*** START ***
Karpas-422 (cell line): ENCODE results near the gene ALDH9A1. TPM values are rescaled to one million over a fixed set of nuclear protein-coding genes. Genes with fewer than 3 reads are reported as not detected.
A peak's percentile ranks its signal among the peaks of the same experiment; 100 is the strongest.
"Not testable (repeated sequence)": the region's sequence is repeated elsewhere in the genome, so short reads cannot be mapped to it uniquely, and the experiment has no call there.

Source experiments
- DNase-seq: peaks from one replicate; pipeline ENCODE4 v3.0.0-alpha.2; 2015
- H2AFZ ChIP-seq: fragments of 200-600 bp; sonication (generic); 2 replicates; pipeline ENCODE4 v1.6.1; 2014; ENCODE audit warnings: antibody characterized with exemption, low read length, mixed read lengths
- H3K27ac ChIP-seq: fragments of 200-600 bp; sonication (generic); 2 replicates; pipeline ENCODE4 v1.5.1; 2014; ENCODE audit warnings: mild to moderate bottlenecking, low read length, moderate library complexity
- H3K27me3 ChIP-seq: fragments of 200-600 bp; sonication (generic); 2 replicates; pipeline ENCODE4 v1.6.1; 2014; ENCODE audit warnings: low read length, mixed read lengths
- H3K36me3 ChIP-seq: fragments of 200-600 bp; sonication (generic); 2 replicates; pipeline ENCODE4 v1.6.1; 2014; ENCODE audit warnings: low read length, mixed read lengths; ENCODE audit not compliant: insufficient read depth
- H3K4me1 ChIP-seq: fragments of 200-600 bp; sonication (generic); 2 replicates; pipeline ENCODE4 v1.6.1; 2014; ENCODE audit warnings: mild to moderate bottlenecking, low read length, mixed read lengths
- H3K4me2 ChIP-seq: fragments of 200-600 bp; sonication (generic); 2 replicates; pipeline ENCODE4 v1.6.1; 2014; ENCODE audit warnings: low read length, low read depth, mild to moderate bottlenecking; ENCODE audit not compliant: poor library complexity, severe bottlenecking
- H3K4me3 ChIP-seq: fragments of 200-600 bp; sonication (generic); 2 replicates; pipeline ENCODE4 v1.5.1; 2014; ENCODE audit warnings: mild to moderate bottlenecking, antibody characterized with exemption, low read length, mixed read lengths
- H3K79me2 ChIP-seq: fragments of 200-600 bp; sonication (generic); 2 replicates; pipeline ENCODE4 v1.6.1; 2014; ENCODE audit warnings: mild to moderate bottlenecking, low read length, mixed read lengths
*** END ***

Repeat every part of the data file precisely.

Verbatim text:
Karpas-422 (cell line): ENCODE results near the gene ALDH9A1. TPM values are rescaled to one million over a fixed set of nuclear protein-coding genes. Genes with fewer than 3 reads are reported as not detected.
A peak's percentile ranks its signal among the peaks of the same experiment; 100 is the strongest.
"Not testable (repeated sequence)": the region's sequence is repeated elsewhere in the genome, so short reads cannot be mapped to it uniquely, and the experiment has no call there.

Source experiments
- DNase-seq: peaks from one replicate; pipeline ENCODE4 v3.0.0-alpha.2; 2015
- H2AFZ ChIP-seq: fragments of 200-600 bp; sonication (generic); 2 replicates; pipeline ENCODE4 v1.6.1; 2014; ENCODE audit warnings: antibody characterized with exemption, low read length, mixed read lengths
- H3K27ac ChIP-seq: fragments of 200-600 bp; sonication (generic); 2 replicates; pipeline ENCODE4 v1.5.1; 2014; ENCODE audit warnings: mild to moderate bottlenecking, low read length, moderate library complexity
- H3K27me3 ChIP-seq: fragments of 200-600 bp; sonication (generic); 2 replicates; pipeline ENCODE4 v1.6.1; 2014; ENCODE audit warnings: low read length, mixed read lengths
- H3K36me3 ChIP-seq: fragments of 200-600 bp; sonication (generic); 2 replicates; pipeline ENCODE4 v1.6.1; 2014; ENCODE audit warnings: low read length, mixed read lengths; ENCODE audit not compliant: insufficient read depth
- H3K4me1 ChIP-seq: fragments of 200-600 bp; sonication (generic); 2 replicates; pipeline ENCODE4 v1.6.1; 2014; ENCODE audit warnings: mild to moderate bottlenecking, low read length, mixed read lengths
- H3K4me2 ChIP-seq: fragments of 200-600 bp; sonication (generic); 2 replicates; pipeline ENCODE4 v1.6.1; 2014; ENCODE audit warnings: low read length, low read depth, mild to moderate bottlenecking; ENCODE audit not compliant: poor library complexity, severe bottlenecking
- H3K4me3 ChIP-seq: fragments of 200-600 bp; sonication (generic); 2 replicates; pipeline ENCODE4 v1.5.1; 2014; ENCODE audit warnings: mild to moderate bottlenecking, antibody characterized with exemption, low read length, mixed read lengths
- H3K79me2 ChIP-seq: fragments of 200-600 bp; sonication (generic); 2 replicates; pipeline ENCODE4 v1.6.1; 2014; ENCODE audit warnings: mild to moderate bottlenecking, low read length, mixed read lengths